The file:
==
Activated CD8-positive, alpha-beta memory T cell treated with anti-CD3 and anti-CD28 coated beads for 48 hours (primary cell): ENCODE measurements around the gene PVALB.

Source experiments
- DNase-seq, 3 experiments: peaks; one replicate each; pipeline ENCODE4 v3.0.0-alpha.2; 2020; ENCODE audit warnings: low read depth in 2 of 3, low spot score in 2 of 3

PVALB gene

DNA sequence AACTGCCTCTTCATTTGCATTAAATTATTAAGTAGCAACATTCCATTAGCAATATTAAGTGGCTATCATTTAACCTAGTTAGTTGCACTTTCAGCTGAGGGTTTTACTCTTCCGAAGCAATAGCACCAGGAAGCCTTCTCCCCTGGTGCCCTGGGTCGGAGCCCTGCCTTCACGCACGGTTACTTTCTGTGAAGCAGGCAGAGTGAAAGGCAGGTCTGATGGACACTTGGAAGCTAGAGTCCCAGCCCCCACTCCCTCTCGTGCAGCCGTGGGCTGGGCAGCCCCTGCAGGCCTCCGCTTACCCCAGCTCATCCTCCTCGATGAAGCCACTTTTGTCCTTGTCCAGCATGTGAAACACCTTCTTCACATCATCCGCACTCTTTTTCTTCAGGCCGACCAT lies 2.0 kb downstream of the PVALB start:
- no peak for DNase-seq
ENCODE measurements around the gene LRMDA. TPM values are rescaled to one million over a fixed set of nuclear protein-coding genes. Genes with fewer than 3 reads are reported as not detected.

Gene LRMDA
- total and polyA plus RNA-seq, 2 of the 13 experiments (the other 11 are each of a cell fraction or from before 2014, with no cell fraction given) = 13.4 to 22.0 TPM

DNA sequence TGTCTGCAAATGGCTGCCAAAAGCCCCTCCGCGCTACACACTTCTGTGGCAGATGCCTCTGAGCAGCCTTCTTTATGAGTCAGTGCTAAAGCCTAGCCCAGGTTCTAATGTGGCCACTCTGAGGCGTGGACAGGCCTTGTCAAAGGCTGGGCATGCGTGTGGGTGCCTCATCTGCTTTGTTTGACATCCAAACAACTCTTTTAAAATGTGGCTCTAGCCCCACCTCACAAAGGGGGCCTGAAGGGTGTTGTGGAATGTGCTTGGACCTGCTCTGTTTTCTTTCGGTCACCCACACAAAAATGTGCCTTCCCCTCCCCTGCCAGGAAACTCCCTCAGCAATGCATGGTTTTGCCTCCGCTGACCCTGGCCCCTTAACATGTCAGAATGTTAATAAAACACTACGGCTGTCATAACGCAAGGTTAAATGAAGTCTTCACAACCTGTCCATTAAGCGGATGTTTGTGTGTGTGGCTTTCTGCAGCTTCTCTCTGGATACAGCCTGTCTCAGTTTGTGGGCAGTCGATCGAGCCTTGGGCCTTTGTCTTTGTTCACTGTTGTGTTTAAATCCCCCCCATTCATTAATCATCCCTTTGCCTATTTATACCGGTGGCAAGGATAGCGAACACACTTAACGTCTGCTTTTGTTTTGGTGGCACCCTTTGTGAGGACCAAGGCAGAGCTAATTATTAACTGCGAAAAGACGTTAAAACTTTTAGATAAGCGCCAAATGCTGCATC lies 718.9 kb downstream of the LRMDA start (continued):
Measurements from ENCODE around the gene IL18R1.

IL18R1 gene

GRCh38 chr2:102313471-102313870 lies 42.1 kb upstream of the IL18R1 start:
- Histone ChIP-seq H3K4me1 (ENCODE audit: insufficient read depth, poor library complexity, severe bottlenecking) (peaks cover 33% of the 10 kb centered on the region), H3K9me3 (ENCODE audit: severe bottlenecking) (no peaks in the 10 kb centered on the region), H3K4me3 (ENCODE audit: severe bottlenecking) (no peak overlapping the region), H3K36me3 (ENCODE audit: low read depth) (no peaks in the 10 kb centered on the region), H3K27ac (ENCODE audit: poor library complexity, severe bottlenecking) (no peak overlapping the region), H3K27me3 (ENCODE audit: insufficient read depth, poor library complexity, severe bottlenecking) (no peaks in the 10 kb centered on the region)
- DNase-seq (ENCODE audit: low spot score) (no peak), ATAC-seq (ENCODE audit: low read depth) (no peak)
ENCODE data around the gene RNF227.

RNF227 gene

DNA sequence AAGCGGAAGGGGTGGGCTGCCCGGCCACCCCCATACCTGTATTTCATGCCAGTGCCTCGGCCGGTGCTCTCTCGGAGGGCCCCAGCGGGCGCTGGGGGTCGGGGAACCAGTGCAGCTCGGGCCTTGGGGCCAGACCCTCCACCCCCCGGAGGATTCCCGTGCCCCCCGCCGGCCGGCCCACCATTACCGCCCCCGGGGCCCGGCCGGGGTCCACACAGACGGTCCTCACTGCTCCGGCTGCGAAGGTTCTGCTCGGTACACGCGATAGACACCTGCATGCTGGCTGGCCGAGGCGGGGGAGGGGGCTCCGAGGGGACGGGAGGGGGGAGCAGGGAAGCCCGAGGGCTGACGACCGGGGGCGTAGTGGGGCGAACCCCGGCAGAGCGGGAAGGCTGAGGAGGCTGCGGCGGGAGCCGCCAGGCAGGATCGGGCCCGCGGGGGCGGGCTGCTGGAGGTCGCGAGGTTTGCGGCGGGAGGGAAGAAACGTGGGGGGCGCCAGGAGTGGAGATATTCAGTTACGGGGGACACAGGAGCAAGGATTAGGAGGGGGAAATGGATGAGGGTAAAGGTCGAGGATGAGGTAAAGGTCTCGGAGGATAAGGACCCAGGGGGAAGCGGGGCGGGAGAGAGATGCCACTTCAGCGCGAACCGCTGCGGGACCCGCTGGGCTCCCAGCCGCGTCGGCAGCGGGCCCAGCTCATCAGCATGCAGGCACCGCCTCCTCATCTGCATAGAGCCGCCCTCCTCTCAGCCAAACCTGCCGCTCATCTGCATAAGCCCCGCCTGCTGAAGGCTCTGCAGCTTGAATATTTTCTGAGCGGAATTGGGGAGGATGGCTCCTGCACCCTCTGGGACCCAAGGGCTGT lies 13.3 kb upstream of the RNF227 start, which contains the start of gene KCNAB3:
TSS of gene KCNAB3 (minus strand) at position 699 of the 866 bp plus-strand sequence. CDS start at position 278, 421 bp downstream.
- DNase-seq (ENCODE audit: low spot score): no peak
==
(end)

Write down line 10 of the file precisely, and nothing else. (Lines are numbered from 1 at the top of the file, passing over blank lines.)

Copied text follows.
DNA sequence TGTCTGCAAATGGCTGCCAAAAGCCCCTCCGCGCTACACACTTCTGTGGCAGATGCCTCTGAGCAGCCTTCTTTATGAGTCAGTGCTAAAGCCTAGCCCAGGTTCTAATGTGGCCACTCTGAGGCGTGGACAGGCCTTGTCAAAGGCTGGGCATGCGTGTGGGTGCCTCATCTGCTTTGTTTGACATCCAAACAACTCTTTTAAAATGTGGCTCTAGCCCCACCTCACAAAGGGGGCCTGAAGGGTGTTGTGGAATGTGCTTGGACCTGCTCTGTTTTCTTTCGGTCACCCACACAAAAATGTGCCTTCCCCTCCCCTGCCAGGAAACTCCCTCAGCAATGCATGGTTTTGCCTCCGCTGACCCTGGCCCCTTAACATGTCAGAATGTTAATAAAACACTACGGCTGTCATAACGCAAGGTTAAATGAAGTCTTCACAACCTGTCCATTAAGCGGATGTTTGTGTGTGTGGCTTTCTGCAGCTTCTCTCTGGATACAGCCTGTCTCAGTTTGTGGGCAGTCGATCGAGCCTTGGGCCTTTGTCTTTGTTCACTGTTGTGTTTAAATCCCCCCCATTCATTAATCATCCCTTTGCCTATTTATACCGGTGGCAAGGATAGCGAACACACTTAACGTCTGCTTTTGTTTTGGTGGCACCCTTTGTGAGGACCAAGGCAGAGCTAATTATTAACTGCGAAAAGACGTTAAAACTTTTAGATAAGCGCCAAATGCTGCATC lies 718.9 kb downstream of the LRMDA start (continued):